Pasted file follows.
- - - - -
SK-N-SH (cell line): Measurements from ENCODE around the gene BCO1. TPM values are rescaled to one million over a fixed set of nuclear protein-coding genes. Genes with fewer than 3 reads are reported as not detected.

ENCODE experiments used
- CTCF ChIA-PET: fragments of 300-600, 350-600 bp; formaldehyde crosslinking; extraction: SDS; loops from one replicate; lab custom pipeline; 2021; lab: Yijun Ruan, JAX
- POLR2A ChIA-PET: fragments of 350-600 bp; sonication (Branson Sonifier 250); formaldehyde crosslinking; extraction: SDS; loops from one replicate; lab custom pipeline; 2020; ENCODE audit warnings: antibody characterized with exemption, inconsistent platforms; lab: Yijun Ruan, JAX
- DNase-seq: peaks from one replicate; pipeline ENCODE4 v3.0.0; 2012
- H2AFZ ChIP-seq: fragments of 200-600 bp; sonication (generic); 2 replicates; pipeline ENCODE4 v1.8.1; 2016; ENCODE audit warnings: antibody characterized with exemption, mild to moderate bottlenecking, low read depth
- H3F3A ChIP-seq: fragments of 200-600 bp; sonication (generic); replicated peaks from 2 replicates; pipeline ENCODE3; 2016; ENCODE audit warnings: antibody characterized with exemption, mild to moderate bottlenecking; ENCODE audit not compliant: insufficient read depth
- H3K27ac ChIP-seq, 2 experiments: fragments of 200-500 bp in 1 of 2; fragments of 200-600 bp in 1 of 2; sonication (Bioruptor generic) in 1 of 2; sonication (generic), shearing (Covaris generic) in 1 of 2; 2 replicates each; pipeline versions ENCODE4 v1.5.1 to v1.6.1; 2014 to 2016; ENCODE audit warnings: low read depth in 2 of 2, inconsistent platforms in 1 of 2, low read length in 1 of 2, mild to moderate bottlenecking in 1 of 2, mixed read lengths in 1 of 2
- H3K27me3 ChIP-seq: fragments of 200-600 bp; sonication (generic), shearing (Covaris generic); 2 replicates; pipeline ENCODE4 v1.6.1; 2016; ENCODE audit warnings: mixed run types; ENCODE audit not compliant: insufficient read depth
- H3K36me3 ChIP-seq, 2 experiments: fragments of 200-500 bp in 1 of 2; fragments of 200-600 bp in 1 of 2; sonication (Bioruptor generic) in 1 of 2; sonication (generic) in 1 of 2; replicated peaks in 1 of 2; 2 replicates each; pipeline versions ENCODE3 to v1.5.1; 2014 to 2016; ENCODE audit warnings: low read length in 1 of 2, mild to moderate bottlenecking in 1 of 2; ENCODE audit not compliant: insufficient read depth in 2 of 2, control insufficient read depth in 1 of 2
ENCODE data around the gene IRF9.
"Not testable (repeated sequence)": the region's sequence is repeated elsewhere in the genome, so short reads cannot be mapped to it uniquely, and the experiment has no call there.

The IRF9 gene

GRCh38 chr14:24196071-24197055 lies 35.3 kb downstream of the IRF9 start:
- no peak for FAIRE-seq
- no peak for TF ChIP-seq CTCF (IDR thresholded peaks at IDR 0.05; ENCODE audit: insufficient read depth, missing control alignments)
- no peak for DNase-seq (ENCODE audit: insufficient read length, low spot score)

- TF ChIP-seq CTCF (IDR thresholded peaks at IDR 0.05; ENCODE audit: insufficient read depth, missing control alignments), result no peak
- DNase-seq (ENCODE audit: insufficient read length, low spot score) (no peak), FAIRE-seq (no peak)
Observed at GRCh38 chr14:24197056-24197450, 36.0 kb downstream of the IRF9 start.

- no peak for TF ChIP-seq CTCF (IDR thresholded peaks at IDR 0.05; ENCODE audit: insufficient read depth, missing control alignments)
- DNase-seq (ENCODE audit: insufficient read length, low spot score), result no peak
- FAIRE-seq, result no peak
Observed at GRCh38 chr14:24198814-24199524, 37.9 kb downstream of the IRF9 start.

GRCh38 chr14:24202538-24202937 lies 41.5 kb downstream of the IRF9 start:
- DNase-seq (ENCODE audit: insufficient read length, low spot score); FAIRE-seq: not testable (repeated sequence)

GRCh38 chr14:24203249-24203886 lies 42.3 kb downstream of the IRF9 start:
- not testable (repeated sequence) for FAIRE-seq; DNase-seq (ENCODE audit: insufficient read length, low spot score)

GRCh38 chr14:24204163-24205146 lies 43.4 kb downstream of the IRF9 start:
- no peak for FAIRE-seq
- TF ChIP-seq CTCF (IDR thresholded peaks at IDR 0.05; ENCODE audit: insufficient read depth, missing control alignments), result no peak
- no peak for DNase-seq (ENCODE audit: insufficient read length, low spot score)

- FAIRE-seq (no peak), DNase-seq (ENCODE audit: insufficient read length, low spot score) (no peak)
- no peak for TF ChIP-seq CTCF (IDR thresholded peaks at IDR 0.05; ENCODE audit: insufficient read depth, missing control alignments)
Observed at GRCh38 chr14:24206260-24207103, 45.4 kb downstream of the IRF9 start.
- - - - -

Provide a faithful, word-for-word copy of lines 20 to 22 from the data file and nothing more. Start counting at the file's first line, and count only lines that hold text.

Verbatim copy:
Observed at GRCh38 chr14:24197056-24197450, 36.0 kb downstream of the IRF9 start.

- no peak for TF ChIP-seq CTCF (IDR thresholded peaks at IDR 0.05; ENCODE audit: insufficient read depth, missing control alignments)
- DNase-seq (ENCODE audit: insufficient read length, low spot score), result no peak